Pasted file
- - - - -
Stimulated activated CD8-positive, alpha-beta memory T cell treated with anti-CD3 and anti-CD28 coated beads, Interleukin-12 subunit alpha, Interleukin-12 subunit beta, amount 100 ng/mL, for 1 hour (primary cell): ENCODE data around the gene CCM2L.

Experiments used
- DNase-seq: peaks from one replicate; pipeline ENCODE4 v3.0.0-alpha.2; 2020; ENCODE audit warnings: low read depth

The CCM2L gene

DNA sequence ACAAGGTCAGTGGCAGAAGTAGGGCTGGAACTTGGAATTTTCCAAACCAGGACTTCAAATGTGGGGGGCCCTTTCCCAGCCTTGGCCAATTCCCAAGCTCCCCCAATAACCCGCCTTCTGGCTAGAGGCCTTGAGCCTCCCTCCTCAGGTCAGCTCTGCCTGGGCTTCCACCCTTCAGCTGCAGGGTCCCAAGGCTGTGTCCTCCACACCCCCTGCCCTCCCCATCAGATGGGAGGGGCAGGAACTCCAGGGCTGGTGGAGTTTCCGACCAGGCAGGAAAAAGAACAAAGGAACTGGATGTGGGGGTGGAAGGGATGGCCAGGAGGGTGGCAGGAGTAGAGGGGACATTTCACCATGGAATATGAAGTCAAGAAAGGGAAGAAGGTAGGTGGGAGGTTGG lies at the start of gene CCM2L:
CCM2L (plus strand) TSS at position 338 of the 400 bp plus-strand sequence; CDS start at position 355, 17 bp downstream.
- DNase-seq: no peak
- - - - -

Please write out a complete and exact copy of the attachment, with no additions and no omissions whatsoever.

Stimulated activated CD8-positive, alpha-beta memory T cell treated with anti-CD3 and anti-CD28 coated beads, Interleukin-12 subunit alpha, Interleukin-12 subunit beta, amount 100 ng/mL, for 1 hour (primary cell): ENCODE data around the gene CCM2L.

Experiments used
- DNase-seq: peaks from one replicate; pipeline ENCODE4 v3.0.0-alpha.2; 2020; ENCODE audit warnings: low read depth

The CCM2L gene

DNA sequence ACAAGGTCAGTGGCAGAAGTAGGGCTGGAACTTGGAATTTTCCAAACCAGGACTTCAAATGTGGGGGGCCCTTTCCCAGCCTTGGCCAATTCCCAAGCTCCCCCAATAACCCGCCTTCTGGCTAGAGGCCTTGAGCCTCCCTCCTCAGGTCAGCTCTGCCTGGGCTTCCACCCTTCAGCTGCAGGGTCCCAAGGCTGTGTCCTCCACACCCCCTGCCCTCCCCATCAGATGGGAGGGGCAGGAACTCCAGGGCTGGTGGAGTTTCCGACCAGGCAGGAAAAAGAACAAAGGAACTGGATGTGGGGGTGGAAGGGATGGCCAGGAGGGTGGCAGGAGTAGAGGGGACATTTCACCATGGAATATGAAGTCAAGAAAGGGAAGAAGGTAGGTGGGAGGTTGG lies at the start of gene CCM2L:
CCM2L (plus strand) TSS at position 338 of the 400 bp plus-strand sequence; CDS start at position 355, 17 bp downstream.
- DNase-seq: no peak